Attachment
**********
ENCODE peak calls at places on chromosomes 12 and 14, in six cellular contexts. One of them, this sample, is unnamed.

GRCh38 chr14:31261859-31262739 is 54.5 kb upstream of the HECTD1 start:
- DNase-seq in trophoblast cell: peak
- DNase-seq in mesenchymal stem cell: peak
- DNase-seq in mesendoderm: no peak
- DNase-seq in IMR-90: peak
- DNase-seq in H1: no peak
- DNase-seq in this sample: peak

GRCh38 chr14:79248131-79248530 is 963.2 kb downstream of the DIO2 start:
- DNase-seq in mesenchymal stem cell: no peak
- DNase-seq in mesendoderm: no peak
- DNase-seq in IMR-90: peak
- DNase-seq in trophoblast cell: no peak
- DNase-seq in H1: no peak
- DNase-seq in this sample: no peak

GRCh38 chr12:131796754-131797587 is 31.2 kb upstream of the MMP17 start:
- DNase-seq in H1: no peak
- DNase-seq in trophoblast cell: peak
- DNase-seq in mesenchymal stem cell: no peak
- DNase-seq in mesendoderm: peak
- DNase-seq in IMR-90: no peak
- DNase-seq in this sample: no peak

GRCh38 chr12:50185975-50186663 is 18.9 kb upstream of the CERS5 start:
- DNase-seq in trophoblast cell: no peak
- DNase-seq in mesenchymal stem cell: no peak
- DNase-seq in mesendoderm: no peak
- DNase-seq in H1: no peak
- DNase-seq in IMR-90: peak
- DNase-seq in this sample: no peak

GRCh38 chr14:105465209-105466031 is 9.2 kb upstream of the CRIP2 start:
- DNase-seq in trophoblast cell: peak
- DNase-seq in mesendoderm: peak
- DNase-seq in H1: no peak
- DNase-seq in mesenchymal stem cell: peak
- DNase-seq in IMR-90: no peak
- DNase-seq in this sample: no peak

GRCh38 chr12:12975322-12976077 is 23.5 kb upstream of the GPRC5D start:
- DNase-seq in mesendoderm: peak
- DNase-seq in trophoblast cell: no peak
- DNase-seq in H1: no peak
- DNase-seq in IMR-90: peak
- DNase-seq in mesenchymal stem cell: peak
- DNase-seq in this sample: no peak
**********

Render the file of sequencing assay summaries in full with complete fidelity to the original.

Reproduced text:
ENCODE peak calls at places on chromosomes 12 and 14, in six cellular contexts. One of them, this sample, is unnamed.

GRCh38 chr14:31261859-31262739 is 54.5 kb upstream of the HECTD1 start:
- DNase-seq in trophoblast cell: peak
- DNase-seq in mesenchymal stem cell: peak
- DNase-seq in mesendoderm: no peak
- DNase-seq in IMR-90: peak
- DNase-seq in H1: no peak
- DNase-seq in this sample: peak

GRCh38 chr14:79248131-79248530 is 963.2 kb downstream of the DIO2 start:
- DNase-seq in mesenchymal stem cell: no peak
- DNase-seq in mesendoderm: no peak
- DNase-seq in IMR-90: peak
- DNase-seq in trophoblast cell: no peak
- DNase-seq in H1: no peak
- DNase-seq in this sample: no peak

GRCh38 chr12:131796754-131797587 is 31.2 kb upstream of the MMP17 start:
- DNase-seq in H1: no peak
- DNase-seq in trophoblast cell: peak
- DNase-seq in mesenchymal stem cell: no peak
- DNase-seq in mesendoderm: peak
- DNase-seq in IMR-90: no peak
- DNase-seq in this sample: no peak

GRCh38 chr12:50185975-50186663 is 18.9 kb upstream of the CERS5 start:
- DNase-seq in trophoblast cell: no peak
- DNase-seq in mesenchymal stem cell: no peak
- DNase-seq in mesendoderm: no peak
- DNase-seq in H1: no peak
- DNase-seq in IMR-90: peak
- DNase-seq in this sample: no peak

GRCh38 chr14:105465209-105466031 is 9.2 kb upstream of the CRIP2 start:
- DNase-seq in trophoblast cell: peak
- DNase-seq in mesendoderm: peak
- DNase-seq in H1: no peak
- DNase-seq in mesenchymal stem cell: peak
- DNase-seq in IMR-90: no peak
- DNase-seq in this sample: no peak

GRCh38 chr12:12975322-12976077 is 23.5 kb upstream of the GPRC5D start:
- DNase-seq in mesendoderm: peak
- DNase-seq in trophoblast cell: no peak
- DNase-seq in H1: no peak
- DNase-seq in IMR-90: peak
- DNase-seq in mesenchymal stem cell: peak
- DNase-seq in this sample: no peak